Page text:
What condescension! What a privilege is granted us. Christ is the connecting link between God and man. He has promised His personal intercession by employing His name. He places the whole virtue of His righteousness on the side of the suppliant. Christ pleads for man, and man, in need of divine help, pleads for himself in the presence of God, using the power of the influence of the One who give His life for the world. As we acknowledge before God our appreciation of Christ’s merits, fragrance is given to our intercessions. Oh, who can value this great mercy and love! As we approach God through the virtue of Christ’s merits, we are clothed with His priestly vestments. He places us close by His side, encircling us with His human arm, while with His divine arm He grasps the throne of the infinite. He puts His merits, as sweet incense, in a censer in their hands, in order to encourage their petitions. He promises to hear and answer their supplications. 13LtMs, Lt 22, 1898, par. 5

Yes; Christ has become the medium of prayer between man and God. He also has become the medium of blessing between God and man. He has combined divinity and humanity. Men are to be co-laborers with God in the salvation of their own souls, and then make earnest, persevering, untiring efforts to save those who are ready to perish. 13LtMs, Lt 22, 1898, par. 6

I am more than pleased with the work that is being accomplished for a class that never would be restored unless merciful, compassionate hands reached to them where they are. With one hand they grasp the perishing soul, while with the other they grasp the throne of God, and draw men from the pit of ruin. 13LtMs, Lt 22, 1898, par. 7

We must all work now while the day lasts, for the night cometh, in which no man can work. I am of good courage in the Lord. There are times when a distinct view is presented to me of a state of things in our churches that is not calculated to help but hinder souls. Then I have hours, and sometimes days, of intense anguish. Every part of my being is wrenched, as if soul and body would be rent asunder, because many of those who have a knowledge of the truth do not do the works of God. Their influence is no better than the influence of worldlings. They talk like the world and are passionate, like the sons of Belial. Oh, how my heart aches, because Christ is put to shame by their unchristlike behavior. But after the agony is past, I feel like working harder than ever to restore the poor souls, that they may reveal the moral image of God. 13LtMs, Lt 22, 1898, par. 8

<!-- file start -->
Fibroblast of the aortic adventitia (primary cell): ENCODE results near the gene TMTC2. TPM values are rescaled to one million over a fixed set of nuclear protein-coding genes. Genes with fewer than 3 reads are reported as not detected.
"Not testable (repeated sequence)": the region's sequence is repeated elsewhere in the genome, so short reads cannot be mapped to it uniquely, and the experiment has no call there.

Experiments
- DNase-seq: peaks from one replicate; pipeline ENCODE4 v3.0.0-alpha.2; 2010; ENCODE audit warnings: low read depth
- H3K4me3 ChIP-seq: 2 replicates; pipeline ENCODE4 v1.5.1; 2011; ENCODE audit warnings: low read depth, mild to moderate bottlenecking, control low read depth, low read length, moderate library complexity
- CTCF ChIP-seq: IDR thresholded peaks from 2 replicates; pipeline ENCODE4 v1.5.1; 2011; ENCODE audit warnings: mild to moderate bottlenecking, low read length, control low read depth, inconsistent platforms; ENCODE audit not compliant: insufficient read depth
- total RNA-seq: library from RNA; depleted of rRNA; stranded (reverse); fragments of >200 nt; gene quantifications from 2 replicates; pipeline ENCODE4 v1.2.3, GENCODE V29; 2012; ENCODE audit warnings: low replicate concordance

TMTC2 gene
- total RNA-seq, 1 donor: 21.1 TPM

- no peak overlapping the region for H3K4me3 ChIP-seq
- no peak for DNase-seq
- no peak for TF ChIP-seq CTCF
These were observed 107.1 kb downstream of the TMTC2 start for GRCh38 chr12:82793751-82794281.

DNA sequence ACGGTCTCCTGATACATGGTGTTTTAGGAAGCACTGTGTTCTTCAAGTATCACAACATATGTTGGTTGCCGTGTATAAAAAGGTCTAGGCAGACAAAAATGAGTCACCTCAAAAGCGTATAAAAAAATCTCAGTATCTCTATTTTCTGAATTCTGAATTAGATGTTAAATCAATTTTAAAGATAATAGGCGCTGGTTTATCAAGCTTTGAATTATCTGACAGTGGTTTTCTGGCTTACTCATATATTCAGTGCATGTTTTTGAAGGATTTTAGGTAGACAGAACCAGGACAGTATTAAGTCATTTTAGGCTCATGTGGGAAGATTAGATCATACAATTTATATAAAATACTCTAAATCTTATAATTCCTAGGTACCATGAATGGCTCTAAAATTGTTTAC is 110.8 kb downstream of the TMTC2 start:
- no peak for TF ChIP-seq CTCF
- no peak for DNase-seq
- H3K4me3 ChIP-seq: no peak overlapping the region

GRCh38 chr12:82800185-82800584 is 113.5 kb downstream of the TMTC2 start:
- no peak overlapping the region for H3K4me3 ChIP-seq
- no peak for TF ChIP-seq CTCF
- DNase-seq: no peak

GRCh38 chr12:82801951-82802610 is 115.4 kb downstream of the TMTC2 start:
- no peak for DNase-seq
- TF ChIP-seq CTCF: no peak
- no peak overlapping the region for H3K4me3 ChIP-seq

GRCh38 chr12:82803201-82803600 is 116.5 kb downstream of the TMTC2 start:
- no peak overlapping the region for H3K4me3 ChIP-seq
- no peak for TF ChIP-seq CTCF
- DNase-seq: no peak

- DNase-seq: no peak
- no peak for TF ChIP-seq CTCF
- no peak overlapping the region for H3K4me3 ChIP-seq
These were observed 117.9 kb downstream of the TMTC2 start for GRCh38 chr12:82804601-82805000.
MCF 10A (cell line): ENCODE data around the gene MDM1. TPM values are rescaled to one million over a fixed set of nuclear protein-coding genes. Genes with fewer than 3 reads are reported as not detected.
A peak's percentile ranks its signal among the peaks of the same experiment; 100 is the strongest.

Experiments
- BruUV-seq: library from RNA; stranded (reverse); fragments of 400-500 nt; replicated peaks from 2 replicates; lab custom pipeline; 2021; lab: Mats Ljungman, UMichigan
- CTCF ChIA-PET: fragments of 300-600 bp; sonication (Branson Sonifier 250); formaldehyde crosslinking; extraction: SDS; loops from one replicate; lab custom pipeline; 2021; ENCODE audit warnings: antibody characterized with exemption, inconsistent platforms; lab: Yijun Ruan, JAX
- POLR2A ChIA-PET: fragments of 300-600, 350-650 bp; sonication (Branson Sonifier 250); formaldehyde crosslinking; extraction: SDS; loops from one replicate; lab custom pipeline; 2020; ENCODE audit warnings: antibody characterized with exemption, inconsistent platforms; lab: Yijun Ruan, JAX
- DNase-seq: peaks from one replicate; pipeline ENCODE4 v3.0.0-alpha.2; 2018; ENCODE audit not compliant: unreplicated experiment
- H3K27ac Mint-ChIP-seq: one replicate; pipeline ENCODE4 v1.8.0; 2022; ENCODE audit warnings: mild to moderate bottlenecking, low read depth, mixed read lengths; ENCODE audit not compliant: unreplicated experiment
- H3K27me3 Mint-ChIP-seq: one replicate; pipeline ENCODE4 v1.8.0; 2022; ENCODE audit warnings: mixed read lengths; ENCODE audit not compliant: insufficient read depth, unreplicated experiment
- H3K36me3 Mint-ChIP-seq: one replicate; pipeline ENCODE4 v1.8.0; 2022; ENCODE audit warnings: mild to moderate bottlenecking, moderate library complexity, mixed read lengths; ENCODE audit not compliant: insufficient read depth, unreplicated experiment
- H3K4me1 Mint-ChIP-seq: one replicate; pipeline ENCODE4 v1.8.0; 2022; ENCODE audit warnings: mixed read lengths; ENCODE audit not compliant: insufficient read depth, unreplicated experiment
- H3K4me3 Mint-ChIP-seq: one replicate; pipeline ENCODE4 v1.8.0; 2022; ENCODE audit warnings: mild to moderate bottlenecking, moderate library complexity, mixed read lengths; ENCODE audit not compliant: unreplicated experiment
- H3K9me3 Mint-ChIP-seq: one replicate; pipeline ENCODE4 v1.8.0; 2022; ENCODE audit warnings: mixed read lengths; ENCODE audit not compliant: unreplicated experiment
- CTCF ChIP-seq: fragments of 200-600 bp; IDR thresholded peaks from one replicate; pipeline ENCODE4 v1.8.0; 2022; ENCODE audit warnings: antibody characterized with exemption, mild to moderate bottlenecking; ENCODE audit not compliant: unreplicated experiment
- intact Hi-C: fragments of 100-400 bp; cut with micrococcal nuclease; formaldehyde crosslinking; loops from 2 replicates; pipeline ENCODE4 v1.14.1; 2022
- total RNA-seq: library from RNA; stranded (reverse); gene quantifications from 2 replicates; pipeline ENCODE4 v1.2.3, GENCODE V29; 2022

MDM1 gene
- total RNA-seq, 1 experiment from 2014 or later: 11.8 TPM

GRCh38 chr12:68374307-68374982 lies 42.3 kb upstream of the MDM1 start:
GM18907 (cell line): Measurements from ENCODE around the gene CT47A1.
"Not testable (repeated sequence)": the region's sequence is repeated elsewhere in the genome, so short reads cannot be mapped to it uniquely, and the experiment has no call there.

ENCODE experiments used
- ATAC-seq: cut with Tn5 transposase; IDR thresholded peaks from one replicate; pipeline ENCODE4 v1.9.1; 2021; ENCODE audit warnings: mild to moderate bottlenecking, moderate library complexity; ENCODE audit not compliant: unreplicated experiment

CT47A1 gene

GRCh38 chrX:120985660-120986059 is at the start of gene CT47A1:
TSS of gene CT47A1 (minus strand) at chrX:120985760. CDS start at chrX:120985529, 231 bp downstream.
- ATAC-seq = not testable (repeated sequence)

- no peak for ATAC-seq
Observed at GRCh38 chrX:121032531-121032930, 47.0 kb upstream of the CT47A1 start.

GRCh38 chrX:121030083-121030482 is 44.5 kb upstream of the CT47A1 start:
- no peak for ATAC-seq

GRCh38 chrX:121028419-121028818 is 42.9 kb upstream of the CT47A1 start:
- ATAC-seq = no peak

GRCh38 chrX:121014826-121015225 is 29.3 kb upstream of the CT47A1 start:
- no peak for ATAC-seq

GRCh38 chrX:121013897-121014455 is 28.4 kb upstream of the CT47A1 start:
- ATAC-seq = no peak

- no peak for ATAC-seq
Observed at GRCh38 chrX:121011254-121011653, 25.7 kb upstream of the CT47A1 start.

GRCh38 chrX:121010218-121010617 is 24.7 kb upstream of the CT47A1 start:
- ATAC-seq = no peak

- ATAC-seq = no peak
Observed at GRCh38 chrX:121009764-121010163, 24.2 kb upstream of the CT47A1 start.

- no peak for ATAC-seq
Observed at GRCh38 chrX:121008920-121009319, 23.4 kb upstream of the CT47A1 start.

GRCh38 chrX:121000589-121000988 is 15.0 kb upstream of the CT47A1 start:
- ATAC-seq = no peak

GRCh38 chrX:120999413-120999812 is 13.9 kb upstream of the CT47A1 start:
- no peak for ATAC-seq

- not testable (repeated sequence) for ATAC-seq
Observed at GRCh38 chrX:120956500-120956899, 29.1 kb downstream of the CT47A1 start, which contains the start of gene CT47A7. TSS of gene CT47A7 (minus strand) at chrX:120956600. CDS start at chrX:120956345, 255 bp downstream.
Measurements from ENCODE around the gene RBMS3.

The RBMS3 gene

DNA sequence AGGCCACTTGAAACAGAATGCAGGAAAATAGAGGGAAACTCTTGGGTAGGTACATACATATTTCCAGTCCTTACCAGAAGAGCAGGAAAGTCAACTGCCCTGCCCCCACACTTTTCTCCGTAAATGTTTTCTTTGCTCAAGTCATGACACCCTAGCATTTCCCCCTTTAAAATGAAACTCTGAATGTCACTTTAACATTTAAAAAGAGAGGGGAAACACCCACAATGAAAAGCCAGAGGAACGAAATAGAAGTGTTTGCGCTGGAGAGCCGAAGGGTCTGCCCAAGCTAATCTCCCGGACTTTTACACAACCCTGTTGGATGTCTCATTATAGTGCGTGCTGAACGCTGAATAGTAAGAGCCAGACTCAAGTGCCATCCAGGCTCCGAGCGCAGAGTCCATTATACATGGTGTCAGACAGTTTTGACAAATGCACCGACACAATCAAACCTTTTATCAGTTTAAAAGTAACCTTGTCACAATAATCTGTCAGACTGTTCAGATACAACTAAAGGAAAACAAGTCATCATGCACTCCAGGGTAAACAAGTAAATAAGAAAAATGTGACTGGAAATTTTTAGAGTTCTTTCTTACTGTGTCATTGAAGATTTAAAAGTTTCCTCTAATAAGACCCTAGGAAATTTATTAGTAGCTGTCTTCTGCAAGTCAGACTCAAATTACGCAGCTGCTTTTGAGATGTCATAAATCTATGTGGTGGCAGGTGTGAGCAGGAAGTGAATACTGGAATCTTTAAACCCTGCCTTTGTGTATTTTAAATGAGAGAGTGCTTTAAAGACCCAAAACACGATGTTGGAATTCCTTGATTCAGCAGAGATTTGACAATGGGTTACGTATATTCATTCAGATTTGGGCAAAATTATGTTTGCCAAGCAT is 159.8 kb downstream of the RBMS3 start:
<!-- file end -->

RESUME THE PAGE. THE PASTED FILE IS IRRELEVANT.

I so much hope that the medical missionary work will get fully established in Australia. You ask in regard to Dr. Caro. He is doing excellent work. His work in Napier, New Zealand, was much valued. His work at the camp meeting in Stanmore was much appreciated. He is now connected with the Health Home, and also with the school in Cooranbong. 13LtMs, Lt 22, 1898, par. 9

I have now been in this place four weeks, and must visit Ballarat one week from next Sabbath. Then unless some necessity arises, I shall make my way to Sydney and attend the dedication of the church in Stanmore. I shall then return to my home in Cooranbong. 13LtMs, Lt 22, 1898, par. 10

When we came over to Melbourne, all the country that we passed through looked dry and brown. Scarcely a blade of green grass could be seen. And here in Victoria cattle are in pastures where there is not an appearance of verdure. For nearly a year everything has been burning up. There have been few refreshing showers. When we left our home in New South Wales, everything was green and fresh with the showers and dew from heaven, and I learn by letter that as yet everything looks fresh in Cooranbong. 13LtMs, Lt 22, 1898, par. 11

I long to get to my quiet home in the country. I shall enjoy it, I am sure. I greatly wish that you with your good wife could visit us in Cooranbong, but this may not be possible. 13LtMs, Lt 22, 1898, par. 12

With much love to yourself and family, and Sister Henry. 13LtMs, Lt 22, 1898, par. 13